A new bill aims to change the process for constructing electric transmission lines near historic areas after the recent legal battle regarding Skiffes Creek.
Dominion Energy started the approval process in 2012 to construct a 500,000-volt power line across the James River. However, later that year concern for the project was raised when Colonial Williamsburg, the College of William & Mary and Preservation Virginia submitted a joint letter to the State Corporation Commission opposing the project, saying it would destroy the area’s historical and cultural heritage.
Preservation Virginia and another conservation group then filed lawsuits against the U.S. Army Corps of Engineers, claiming the Corps violated the National Environmental Policy and Clean Water Act when it issued a permit for the project.
Despite those claims, Judge Royce Lamberth of U.S. District Court for the District of Columbia ruled against the lawsuit and said the Corps had complied with both acts in May 2018 and the organization filed an appeal.
The lines were powered on in February 2019 and in November 2019, another federal judge ruled the lines could continue to operate during an environmental study.
“We’re so fortunate to live and work in Virginia with its rich history and beautiful scenery,” said Rayhan Daudani, spokesman for Dominion Energy, in an email. “Our transmission siting process takes into consideration the potential impacts to historic and scenic assets along the proposed routes, as well as the environmental impacts, to ensure we provide excellent reliability at a low rate in a manner that is respectful to the Commonwealth.”
State Del. Michael Mullin (D-93) has introduced a bill that would change how companies propose new projects and how the State Corporation Commission reviews them.
The 93rd district includes parts James City and York counties, part of Newport News and Williamsburg.
“Now, the entity requesting the permit only needs to show that they are reasonably minimizing adverse impacts,” said Elizabeth Kostelny, CEO for Preservation Virginia. “The new language says that there will first be an attempt to avoid those impacts and if it’s not possible then they will be minimized as much as possible.”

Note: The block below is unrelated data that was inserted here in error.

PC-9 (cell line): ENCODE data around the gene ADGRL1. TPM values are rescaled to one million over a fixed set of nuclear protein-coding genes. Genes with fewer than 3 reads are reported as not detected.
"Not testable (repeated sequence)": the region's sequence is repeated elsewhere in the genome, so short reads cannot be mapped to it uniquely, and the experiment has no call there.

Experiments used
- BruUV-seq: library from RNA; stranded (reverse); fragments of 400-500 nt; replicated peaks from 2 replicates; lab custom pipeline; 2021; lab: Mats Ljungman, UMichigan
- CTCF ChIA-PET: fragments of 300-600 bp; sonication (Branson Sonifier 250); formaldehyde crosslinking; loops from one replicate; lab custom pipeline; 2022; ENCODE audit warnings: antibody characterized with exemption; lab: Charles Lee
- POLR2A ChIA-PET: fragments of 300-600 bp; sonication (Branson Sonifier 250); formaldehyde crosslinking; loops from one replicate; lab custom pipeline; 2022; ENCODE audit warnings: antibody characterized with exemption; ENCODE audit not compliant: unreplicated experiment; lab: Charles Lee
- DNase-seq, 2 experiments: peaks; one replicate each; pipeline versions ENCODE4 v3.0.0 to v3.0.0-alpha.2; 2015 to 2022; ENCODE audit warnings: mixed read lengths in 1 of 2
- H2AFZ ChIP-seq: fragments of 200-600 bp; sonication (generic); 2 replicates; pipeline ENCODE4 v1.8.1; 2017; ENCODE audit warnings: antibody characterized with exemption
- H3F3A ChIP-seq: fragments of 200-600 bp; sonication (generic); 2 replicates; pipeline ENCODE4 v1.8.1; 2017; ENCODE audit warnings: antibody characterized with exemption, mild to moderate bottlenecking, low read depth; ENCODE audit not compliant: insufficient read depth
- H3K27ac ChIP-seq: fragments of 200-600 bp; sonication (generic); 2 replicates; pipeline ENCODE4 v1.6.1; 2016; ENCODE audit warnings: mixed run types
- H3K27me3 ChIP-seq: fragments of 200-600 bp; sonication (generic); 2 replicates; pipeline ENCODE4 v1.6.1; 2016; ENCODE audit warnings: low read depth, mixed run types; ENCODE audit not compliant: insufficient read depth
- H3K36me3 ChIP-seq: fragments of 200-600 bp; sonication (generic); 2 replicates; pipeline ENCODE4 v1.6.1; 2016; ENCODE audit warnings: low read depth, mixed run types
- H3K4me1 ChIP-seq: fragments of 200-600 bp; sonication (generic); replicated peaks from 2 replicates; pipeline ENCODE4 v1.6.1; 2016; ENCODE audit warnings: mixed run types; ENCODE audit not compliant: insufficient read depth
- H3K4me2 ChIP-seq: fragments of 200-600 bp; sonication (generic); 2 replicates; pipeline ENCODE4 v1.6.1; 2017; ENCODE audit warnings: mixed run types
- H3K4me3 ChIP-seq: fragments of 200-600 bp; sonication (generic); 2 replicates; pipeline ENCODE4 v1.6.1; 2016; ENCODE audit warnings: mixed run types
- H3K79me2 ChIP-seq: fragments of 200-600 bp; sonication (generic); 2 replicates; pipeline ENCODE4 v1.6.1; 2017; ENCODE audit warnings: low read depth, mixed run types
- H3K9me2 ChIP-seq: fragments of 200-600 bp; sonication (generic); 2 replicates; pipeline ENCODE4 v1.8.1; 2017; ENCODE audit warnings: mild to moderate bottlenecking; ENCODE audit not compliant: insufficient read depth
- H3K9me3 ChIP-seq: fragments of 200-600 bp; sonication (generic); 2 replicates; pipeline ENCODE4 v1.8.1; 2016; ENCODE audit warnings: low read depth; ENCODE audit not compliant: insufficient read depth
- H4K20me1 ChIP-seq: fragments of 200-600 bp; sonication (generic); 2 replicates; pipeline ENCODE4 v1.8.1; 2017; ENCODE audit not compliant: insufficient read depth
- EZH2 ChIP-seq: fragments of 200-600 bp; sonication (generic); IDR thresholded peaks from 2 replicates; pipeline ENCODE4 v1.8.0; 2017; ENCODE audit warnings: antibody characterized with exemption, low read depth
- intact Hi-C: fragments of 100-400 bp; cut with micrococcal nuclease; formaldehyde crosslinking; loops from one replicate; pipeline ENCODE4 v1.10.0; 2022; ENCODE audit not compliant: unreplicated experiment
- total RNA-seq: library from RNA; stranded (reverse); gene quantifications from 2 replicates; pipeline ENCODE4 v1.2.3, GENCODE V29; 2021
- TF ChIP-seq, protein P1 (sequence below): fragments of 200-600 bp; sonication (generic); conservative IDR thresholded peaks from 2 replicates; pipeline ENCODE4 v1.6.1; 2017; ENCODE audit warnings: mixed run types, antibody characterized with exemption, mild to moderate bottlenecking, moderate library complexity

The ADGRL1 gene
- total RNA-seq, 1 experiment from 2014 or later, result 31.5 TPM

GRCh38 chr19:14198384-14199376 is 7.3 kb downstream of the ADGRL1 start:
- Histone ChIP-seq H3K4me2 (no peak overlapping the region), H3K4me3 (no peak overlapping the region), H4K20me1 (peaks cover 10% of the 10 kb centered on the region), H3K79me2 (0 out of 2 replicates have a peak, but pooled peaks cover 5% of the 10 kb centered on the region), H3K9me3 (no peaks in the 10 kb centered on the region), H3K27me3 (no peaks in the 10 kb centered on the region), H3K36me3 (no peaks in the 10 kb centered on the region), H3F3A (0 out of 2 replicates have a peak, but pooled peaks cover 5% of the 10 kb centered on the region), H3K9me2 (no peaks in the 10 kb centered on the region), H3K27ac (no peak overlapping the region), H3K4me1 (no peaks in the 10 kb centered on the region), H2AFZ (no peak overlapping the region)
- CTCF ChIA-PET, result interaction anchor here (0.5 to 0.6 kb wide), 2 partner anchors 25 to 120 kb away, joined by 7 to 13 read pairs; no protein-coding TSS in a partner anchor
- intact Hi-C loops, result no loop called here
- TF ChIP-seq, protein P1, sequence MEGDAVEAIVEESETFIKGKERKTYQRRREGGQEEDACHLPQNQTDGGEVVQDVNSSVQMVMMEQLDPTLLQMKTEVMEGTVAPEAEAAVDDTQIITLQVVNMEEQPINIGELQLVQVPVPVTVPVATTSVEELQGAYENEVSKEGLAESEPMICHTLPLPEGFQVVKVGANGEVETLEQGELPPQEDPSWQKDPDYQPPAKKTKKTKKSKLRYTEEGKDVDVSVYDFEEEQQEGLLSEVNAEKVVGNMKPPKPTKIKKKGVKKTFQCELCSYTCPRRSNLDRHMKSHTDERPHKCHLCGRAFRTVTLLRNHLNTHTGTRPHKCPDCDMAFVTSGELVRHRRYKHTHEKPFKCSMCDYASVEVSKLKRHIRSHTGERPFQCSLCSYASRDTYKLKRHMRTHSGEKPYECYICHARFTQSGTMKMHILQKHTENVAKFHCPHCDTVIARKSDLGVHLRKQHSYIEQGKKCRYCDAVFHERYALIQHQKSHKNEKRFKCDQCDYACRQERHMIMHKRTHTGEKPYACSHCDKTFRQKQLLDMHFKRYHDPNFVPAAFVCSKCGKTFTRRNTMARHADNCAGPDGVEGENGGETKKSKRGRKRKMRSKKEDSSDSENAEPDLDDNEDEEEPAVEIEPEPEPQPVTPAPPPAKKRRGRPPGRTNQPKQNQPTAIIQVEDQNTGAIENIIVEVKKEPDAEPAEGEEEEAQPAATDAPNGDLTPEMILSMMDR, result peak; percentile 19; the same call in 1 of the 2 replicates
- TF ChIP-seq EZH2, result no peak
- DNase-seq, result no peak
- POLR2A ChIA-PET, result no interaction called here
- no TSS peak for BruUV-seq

Kostelny said there is an important distinction in using the word “avoid” in the bill. While current proposed projects only have to minimize their impact, the goal of the bill is to prevent impacts altogether.
“What this really does is offer the SCC process an opportunity to find alternatives that don’t impact battlefields, indigenous cultural landscapes and other things that are important to our heritage,” she said.
The bill will not impact the current Skiffes Creek project but instead is more of a legacy of it. In the future, companies will have to go through the process of avoiding impacts on historic areas which ultimately will save money, Kostelny said.
“This is [a] cost effective way because it means that early in the process these questions are being asked rather than waiting to address it at a federal level,” she said. “This should actually speed up those [federal] permit applicants because they’ve had this additional level of review at the state level.”
In addition, the bill will encompass a wider variety of historic resources. Kostelny said current language only refers to historic districts but the new language will consider impacts to historic resources. This means any location that is listed or eligible for listing on the state’s historic registry.
The bill has been referred to the House Labor and Commerce Committee on Thursday, according to Virginia’s Legislative Information System.
“We [at Preservation Virginia] think this is a bill that really benefits everybody,” she said. “Especially historic resources, but it should help to move projects forward in a more efficient manner.”
A representative from Mullin’s office did not immediately respond for comment.